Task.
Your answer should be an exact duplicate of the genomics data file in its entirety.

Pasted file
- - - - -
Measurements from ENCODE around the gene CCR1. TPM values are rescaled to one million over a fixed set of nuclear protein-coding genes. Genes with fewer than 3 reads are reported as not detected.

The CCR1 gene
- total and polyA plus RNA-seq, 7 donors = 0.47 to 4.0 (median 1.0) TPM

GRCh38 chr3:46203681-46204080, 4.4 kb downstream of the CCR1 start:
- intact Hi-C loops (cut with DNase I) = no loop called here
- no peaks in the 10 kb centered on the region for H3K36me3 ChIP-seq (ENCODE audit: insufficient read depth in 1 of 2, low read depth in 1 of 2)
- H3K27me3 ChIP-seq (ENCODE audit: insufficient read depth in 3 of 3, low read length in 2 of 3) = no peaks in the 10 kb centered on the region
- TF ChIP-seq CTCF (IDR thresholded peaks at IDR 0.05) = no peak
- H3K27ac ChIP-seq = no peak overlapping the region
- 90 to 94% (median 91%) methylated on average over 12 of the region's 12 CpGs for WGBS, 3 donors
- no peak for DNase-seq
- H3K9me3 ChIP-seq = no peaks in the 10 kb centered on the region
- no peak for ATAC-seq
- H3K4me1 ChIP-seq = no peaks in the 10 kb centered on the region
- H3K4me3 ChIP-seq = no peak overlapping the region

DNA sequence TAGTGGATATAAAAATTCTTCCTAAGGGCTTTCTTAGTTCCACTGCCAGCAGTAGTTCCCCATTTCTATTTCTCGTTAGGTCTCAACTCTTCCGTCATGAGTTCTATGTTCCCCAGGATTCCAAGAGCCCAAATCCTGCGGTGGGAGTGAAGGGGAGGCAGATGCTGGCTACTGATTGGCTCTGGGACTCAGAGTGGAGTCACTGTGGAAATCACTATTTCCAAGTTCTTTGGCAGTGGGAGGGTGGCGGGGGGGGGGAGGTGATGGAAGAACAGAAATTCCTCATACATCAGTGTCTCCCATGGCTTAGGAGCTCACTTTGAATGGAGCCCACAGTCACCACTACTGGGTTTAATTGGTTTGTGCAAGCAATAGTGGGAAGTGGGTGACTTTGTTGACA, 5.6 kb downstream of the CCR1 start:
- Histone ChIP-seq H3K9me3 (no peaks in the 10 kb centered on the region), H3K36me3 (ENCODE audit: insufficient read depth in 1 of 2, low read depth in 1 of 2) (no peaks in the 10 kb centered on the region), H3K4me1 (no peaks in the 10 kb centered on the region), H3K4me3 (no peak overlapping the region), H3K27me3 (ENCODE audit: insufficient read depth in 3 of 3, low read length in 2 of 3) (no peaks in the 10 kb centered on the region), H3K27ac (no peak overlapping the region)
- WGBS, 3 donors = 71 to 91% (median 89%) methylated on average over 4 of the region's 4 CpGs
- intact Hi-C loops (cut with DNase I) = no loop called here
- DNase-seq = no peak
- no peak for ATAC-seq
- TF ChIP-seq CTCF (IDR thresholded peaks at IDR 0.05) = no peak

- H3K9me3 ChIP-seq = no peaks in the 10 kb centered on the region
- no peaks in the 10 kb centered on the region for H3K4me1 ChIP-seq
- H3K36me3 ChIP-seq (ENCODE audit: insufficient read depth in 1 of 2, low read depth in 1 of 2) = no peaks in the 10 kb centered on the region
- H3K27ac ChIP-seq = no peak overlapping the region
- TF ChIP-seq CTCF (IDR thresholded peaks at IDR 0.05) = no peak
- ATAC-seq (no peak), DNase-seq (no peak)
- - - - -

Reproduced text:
Measurements from ENCODE around the gene CCR1. TPM values are rescaled to one million over a fixed set of nuclear protein-coding genes. Genes with fewer than 3 reads are reported as not detected.

The CCR1 gene
- total and polyA plus RNA-seq, 7 donors = 0.47 to 4.0 (median 1.0) TPM

GRCh38 chr3:46203681-46204080, 4.4 kb downstream of the CCR1 start:
- intact Hi-C loops (cut with DNase I) = no loop called here
- no peaks in the 10 kb centered on the region for H3K36me3 ChIP-seq (ENCODE audit: insufficient read depth in 1 of 2, low read depth in 1 of 2)
- H3K27me3 ChIP-seq (ENCODE audit: insufficient read depth in 3 of 3, low read length in 2 of 3) = no peaks in the 10 kb centered on the region
- TF ChIP-seq CTCF (IDR thresholded peaks at IDR 0.05) = no peak
- H3K27ac ChIP-seq = no peak overlapping the region
- 90 to 94% (median 91%) methylated on average over 12 of the region's 12 CpGs for WGBS, 3 donors
- no peak for DNase-seq
- H3K9me3 ChIP-seq = no peaks in the 10 kb centered on the region
- no peak for ATAC-seq
- H3K4me1 ChIP-seq = no peaks in the 10 kb centered on the region
- H3K4me3 ChIP-seq = no peak overlapping the region

DNA sequence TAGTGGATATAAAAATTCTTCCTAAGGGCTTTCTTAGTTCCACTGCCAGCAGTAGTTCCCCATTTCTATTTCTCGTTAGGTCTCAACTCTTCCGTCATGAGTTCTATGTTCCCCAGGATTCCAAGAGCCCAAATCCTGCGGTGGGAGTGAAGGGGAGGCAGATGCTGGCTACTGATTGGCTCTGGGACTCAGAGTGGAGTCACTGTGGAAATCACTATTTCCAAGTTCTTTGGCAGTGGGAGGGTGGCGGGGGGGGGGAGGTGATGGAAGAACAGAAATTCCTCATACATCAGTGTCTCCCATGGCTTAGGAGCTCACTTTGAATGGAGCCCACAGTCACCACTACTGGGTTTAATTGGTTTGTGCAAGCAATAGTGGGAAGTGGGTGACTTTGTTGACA, 5.6 kb downstream of the CCR1 start:
- Histone ChIP-seq H3K9me3 (no peaks in the 10 kb centered on the region), H3K36me3 (ENCODE audit: insufficient read depth in 1 of 2, low read depth in 1 of 2) (no peaks in the 10 kb centered on the region), H3K4me1 (no peaks in the 10 kb centered on the region), H3K4me3 (no peak overlapping the region), H3K27me3 (ENCODE audit: insufficient read depth in 3 of 3, low read length in 2 of 3) (no peaks in the 10 kb centered on the region), H3K27ac (no peak overlapping the region)
- WGBS, 3 donors = 71 to 91% (median 89%) methylated on average over 4 of the region's 4 CpGs
- intact Hi-C loops (cut with DNase I) = no loop called here
- DNase-seq = no peak
- no peak for ATAC-seq
- TF ChIP-seq CTCF (IDR thresholded peaks at IDR 0.05) = no peak

- H3K9me3 ChIP-seq = no peaks in the 10 kb centered on the region
- no peaks in the 10 kb centered on the region for H3K4me1 ChIP-seq
- H3K36me3 ChIP-seq (ENCODE audit: insufficient read depth in 1 of 2, low read depth in 1 of 2) = no peaks in the 10 kb centered on the region
- H3K27ac ChIP-seq = no peak overlapping the region
- TF ChIP-seq CTCF (IDR thresholded peaks at IDR 0.05) = no peak
- ATAC-seq (no peak), DNase-seq (no peak)